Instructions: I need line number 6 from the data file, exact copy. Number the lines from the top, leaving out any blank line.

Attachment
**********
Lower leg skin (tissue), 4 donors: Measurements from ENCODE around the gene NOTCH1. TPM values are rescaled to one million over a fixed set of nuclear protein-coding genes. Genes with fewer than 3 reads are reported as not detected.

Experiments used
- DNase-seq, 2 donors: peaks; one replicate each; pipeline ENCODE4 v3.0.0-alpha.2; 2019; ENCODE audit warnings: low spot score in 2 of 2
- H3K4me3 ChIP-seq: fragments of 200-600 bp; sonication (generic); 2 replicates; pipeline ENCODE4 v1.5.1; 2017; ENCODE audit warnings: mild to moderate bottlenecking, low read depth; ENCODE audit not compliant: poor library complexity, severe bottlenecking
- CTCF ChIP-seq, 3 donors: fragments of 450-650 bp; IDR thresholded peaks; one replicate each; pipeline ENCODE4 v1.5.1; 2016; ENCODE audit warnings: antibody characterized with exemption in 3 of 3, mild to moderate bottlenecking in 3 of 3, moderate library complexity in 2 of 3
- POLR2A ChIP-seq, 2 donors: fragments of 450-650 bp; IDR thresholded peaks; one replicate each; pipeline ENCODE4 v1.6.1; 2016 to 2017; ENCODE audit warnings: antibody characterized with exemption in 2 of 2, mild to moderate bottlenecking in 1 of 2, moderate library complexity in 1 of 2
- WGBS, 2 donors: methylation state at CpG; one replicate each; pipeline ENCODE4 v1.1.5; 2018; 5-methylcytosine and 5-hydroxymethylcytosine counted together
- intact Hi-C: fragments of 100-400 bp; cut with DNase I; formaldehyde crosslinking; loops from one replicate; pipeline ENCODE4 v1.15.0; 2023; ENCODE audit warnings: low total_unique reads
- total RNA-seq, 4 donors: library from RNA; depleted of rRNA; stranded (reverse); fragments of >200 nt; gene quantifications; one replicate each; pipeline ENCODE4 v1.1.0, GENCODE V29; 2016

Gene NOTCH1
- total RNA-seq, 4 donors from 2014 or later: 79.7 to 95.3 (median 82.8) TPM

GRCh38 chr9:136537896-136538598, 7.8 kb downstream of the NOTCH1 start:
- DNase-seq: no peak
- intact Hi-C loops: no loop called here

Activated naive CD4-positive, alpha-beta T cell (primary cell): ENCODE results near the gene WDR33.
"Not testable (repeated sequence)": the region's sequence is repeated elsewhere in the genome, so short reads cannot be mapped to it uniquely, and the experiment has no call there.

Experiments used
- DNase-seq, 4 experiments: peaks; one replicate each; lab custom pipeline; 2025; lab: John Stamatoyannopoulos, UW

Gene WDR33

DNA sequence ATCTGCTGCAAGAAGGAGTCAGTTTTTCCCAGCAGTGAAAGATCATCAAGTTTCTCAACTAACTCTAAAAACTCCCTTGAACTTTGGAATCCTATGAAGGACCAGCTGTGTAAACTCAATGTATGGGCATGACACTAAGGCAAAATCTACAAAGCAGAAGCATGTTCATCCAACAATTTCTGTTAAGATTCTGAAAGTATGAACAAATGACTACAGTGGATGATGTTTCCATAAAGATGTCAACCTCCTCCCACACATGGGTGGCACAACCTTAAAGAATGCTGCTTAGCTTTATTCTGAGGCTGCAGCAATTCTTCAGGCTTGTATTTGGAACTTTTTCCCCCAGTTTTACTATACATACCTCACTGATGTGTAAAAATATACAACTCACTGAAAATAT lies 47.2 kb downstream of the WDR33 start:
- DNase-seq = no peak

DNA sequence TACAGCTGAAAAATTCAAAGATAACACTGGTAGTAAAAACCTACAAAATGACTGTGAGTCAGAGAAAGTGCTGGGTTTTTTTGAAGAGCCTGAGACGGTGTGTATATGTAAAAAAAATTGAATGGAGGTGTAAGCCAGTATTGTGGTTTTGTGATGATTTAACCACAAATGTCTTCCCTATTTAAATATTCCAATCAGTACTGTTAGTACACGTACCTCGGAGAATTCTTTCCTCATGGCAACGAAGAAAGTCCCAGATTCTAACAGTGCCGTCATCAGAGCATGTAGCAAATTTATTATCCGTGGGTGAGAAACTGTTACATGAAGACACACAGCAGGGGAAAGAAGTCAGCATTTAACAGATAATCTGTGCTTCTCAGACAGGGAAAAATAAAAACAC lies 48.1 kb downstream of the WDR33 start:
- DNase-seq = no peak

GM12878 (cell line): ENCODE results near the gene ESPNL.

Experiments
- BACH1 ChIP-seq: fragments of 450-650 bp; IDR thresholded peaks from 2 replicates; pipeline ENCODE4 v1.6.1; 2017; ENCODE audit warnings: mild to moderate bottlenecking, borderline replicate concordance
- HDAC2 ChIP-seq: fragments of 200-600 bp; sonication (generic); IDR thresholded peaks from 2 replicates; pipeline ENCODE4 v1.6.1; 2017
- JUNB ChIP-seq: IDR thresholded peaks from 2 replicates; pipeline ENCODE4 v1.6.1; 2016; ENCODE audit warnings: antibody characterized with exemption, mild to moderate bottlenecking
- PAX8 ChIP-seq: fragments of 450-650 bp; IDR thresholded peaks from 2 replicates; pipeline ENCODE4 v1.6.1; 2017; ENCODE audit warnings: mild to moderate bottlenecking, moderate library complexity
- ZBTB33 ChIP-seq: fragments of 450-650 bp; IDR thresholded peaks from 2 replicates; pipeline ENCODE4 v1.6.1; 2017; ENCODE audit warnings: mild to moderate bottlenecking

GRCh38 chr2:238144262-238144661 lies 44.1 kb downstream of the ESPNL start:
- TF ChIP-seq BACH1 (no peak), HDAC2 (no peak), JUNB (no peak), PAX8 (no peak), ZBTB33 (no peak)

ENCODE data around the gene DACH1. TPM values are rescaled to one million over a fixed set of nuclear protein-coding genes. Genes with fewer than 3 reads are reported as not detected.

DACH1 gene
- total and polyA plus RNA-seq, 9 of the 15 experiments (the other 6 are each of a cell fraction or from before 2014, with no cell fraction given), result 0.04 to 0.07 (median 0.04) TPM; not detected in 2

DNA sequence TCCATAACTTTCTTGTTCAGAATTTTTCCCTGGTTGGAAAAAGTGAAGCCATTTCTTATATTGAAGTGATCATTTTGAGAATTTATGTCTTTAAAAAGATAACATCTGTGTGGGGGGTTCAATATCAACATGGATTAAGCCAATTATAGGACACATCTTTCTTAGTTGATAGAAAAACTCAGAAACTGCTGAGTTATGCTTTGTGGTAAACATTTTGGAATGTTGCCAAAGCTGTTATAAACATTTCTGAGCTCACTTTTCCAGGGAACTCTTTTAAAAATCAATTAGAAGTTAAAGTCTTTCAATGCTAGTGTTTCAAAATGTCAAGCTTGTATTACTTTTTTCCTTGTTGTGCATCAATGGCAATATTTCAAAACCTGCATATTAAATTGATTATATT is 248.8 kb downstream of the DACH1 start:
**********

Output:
- POLR2A ChIP-seq, 2 donors: fragments of 450-650 bp; IDR thresholded peaks; one replicate each; pipeline ENCODE4 v1.6.1; 2016 to 2017; ENCODE audit warnings: antibody characterized with exemption in 2 of 2, mild to moderate bottlenecking in 1 of 2, moderate library complexity in 1 of 2